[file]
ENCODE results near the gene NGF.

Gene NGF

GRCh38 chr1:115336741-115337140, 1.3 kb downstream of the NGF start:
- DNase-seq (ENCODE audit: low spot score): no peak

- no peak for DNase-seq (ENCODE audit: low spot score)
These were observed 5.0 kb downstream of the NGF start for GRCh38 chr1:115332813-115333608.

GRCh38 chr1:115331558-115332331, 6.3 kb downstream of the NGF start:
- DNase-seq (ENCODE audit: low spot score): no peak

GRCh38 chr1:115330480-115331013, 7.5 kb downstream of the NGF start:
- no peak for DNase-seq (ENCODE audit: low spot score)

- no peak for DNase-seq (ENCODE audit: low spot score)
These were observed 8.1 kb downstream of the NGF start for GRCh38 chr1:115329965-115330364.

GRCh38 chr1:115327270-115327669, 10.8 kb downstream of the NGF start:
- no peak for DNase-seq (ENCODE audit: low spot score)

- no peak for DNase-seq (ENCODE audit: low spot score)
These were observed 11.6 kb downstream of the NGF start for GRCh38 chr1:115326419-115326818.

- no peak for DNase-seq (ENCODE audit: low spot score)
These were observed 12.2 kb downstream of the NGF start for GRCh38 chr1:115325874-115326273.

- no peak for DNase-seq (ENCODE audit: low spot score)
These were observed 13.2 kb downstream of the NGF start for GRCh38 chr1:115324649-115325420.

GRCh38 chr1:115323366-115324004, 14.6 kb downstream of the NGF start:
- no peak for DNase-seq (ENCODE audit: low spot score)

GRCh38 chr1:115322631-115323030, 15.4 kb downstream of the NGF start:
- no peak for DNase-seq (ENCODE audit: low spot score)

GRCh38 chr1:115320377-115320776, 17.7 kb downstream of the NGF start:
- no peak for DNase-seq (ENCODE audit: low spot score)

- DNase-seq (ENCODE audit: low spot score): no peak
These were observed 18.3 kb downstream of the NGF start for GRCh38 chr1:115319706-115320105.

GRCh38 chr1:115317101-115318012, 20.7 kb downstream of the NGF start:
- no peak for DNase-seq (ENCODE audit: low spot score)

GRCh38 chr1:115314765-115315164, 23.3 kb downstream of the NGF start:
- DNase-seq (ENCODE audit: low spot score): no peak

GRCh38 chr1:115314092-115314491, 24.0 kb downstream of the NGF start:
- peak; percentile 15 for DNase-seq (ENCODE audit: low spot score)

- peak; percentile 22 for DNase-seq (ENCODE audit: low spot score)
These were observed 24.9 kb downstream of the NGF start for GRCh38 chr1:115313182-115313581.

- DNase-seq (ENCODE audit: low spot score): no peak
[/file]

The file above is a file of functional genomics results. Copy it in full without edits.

ENCODE results near the gene NGF.

Gene NGF

GRCh38 chr1:115336741-115337140, 1.3 kb downstream of the NGF start:
- DNase-seq (ENCODE audit: low spot score): no peak

- no peak for DNase-seq (ENCODE audit: low spot score)
These were observed 5.0 kb downstream of the NGF start for GRCh38 chr1:115332813-115333608.

GRCh38 chr1:115331558-115332331, 6.3 kb downstream of the NGF start:
- DNase-seq (ENCODE audit: low spot score): no peak

GRCh38 chr1:115330480-115331013, 7.5 kb downstream of the NGF start:
- no peak for DNase-seq (ENCODE audit: low spot score)

- no peak for DNase-seq (ENCODE audit: low spot score)
These were observed 8.1 kb downstream of the NGF start for GRCh38 chr1:115329965-115330364.

GRCh38 chr1:115327270-115327669, 10.8 kb downstream of the NGF start:
- no peak for DNase-seq (ENCODE audit: low spot score)

- no peak for DNase-seq (ENCODE audit: low spot score)
These were observed 11.6 kb downstream of the NGF start for GRCh38 chr1:115326419-115326818.

- no peak for DNase-seq (ENCODE audit: low spot score)
These were observed 12.2 kb downstream of the NGF start for GRCh38 chr1:115325874-115326273.

- no peak for DNase-seq (ENCODE audit: low spot score)
These were observed 13.2 kb downstream of the NGF start for GRCh38 chr1:115324649-115325420.

GRCh38 chr1:115323366-115324004, 14.6 kb downstream of the NGF start:
- no peak for DNase-seq (ENCODE audit: low spot score)

GRCh38 chr1:115322631-115323030, 15.4 kb downstream of the NGF start:
- no peak for DNase-seq (ENCODE audit: low spot score)

GRCh38 chr1:115320377-115320776, 17.7 kb downstream of the NGF start:
- no peak for DNase-seq (ENCODE audit: low spot score)

- DNase-seq (ENCODE audit: low spot score): no peak
These were observed 18.3 kb downstream of the NGF start for GRCh38 chr1:115319706-115320105.

GRCh38 chr1:115317101-115318012, 20.7 kb downstream of the NGF start:
- no peak for DNase-seq (ENCODE audit: low spot score)

GRCh38 chr1:115314765-115315164, 23.3 kb downstream of the NGF start:
- DNase-seq (ENCODE audit: low spot score): no peak

GRCh38 chr1:115314092-115314491, 24.0 kb downstream of the NGF start:
- peak; percentile 15 for DNase-seq (ENCODE audit: low spot score)

- peak; percentile 22 for DNase-seq (ENCODE audit: low spot score)
These were observed 24.9 kb downstream of the NGF start for GRCh38 chr1:115313182-115313581.

- DNase-seq (ENCODE audit: low spot score): no peak